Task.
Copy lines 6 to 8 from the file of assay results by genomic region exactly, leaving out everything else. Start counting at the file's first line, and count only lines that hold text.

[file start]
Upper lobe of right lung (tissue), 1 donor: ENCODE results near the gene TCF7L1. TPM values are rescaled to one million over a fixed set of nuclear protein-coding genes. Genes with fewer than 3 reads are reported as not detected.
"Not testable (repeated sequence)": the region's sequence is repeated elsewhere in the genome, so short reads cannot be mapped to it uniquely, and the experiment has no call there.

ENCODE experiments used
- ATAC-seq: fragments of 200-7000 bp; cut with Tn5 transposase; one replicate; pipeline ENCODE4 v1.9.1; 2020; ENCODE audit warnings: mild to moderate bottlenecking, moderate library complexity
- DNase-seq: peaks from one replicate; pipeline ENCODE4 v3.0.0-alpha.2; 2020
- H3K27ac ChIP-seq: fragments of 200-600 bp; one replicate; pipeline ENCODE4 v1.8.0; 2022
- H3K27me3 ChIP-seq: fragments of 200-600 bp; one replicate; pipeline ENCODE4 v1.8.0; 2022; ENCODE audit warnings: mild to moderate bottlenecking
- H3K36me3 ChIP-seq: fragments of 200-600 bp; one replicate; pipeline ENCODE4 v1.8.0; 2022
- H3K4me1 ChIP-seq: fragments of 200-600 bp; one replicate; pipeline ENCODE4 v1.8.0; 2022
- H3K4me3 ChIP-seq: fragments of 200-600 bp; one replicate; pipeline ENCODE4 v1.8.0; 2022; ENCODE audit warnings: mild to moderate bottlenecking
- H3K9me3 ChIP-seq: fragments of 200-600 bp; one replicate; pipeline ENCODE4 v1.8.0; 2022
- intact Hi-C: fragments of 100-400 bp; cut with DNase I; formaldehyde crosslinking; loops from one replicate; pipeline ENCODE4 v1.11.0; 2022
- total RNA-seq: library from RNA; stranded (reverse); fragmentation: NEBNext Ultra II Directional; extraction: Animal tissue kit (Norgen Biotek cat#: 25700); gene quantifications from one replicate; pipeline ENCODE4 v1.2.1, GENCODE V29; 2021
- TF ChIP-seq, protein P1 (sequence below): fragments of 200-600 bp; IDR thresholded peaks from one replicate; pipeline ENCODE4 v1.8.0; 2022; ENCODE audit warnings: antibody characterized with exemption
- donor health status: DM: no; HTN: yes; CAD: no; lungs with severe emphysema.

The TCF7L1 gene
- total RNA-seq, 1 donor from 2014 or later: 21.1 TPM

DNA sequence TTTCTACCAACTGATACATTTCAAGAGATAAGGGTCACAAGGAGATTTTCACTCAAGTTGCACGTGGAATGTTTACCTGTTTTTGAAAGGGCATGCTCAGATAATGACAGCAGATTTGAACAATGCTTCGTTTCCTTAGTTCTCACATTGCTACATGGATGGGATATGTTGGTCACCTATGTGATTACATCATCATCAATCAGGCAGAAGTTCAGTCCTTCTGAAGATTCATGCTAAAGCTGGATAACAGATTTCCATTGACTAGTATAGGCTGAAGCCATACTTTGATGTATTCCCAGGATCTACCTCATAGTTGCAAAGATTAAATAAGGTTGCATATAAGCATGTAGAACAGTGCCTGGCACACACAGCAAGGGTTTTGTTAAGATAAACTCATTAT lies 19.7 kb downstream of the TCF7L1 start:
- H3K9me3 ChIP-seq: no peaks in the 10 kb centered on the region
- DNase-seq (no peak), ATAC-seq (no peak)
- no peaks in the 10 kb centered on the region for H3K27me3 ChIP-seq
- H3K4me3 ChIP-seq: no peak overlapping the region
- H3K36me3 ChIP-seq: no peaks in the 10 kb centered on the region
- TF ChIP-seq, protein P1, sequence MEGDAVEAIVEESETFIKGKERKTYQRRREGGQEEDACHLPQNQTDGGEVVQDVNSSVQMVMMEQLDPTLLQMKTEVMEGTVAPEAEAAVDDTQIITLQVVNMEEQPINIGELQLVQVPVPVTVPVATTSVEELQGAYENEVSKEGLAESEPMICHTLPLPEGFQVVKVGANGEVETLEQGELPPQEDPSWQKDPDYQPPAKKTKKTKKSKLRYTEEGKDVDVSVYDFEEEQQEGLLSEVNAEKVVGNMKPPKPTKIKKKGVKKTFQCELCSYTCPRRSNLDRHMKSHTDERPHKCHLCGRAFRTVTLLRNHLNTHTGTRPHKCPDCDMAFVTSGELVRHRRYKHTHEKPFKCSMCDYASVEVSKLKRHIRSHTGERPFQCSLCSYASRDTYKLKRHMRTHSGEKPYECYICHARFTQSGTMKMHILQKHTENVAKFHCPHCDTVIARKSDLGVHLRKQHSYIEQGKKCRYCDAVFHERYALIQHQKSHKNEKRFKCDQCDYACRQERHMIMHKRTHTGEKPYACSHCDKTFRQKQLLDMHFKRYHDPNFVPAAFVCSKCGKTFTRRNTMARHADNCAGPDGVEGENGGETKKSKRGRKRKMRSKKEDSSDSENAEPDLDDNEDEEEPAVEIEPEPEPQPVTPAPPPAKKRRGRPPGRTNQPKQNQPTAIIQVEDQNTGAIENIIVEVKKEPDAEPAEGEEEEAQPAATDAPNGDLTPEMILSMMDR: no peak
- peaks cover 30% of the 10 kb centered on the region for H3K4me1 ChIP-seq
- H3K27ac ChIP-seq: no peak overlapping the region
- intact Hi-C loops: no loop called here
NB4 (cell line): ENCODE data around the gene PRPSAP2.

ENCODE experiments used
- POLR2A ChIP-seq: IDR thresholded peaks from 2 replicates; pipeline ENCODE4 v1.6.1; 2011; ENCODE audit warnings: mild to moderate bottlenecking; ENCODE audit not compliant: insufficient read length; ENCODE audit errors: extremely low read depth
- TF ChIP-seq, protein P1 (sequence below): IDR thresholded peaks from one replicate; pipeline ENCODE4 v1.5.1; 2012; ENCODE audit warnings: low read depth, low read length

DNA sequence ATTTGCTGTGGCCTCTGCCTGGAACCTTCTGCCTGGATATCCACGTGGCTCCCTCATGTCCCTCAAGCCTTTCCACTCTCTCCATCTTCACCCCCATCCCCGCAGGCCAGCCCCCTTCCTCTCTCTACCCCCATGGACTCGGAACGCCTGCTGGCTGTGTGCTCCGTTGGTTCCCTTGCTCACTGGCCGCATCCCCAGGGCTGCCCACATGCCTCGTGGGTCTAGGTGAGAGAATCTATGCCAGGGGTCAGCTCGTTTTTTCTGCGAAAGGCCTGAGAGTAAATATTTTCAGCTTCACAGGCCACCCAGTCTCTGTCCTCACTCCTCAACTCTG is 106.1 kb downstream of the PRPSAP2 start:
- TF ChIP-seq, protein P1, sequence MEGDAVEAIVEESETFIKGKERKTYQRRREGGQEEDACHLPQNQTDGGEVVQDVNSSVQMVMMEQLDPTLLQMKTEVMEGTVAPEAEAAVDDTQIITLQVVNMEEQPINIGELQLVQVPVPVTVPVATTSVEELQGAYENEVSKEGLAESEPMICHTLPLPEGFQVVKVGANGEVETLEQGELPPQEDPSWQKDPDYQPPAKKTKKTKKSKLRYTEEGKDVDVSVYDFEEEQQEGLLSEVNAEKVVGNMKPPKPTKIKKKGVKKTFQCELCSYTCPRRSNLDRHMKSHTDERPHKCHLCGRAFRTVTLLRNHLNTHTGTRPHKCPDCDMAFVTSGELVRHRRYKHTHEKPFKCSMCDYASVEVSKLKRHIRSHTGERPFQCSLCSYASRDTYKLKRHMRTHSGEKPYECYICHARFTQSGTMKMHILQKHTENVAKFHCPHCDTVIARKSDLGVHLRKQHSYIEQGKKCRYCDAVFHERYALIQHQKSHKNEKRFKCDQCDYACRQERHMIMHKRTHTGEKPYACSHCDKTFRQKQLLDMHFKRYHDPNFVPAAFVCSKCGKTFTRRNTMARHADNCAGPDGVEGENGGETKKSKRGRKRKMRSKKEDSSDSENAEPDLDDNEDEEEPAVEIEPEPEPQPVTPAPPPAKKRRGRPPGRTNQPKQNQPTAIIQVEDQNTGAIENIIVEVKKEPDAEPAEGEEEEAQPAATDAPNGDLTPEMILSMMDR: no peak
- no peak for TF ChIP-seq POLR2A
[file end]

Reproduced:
- H3K27ac ChIP-seq: fragments of 200-600 bp; one replicate; pipeline ENCODE4 v1.8.0; 2022
- H3K27me3 ChIP-seq: fragments of 200-600 bp; one replicate; pipeline ENCODE4 v1.8.0; 2022; ENCODE audit warnings: mild to moderate bottlenecking
- H3K36me3 ChIP-seq: fragments of 200-600 bp; one replicate; pipeline ENCODE4 v1.8.0; 2022